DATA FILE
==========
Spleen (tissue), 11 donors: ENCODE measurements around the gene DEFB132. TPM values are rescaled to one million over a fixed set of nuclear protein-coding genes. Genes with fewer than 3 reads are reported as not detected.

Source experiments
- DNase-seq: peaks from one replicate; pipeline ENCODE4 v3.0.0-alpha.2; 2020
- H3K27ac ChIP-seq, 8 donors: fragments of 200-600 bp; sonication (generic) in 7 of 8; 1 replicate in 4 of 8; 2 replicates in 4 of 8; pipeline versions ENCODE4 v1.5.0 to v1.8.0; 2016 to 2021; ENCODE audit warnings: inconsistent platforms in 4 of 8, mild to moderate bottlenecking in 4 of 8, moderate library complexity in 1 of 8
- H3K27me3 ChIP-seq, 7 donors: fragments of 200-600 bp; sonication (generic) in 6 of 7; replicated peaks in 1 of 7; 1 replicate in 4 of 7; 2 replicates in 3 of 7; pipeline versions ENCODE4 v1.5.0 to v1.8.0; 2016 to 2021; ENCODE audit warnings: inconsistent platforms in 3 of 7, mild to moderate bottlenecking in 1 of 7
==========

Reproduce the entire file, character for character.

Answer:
Spleen (tissue), 11 donors: ENCODE measurements around the gene DEFB132. TPM values are rescaled to one million over a fixed set of nuclear protein-coding genes. Genes with fewer than 3 reads are reported as not detected.

Source experiments
- DNase-seq: peaks from one replicate; pipeline ENCODE4 v3.0.0-alpha.2; 2020
- H3K27ac ChIP-seq, 8 donors: fragments of 200-600 bp; sonication (generic) in 7 of 8; 1 replicate in 4 of 8; 2 replicates in 4 of 8; pipeline versions ENCODE4 v1.5.0 to v1.8.0; 2016 to 2021; ENCODE audit warnings: inconsistent platforms in 4 of 8, mild to moderate bottlenecking in 4 of 8, moderate library complexity in 1 of 8
- H3K27me3 ChIP-seq, 7 donors: fragments of 200-600 bp; sonication (generic) in 6 of 7; replicated peaks in 1 of 7; 1 replicate in 4 of 7; 2 replicates in 3 of 7; pipeline versions ENCODE4 v1.5.0 to v1.8.0; 2016 to 2021; ENCODE audit warnings: inconsistent platforms in 3 of 7, mild to moderate bottlenecking in 1 of 7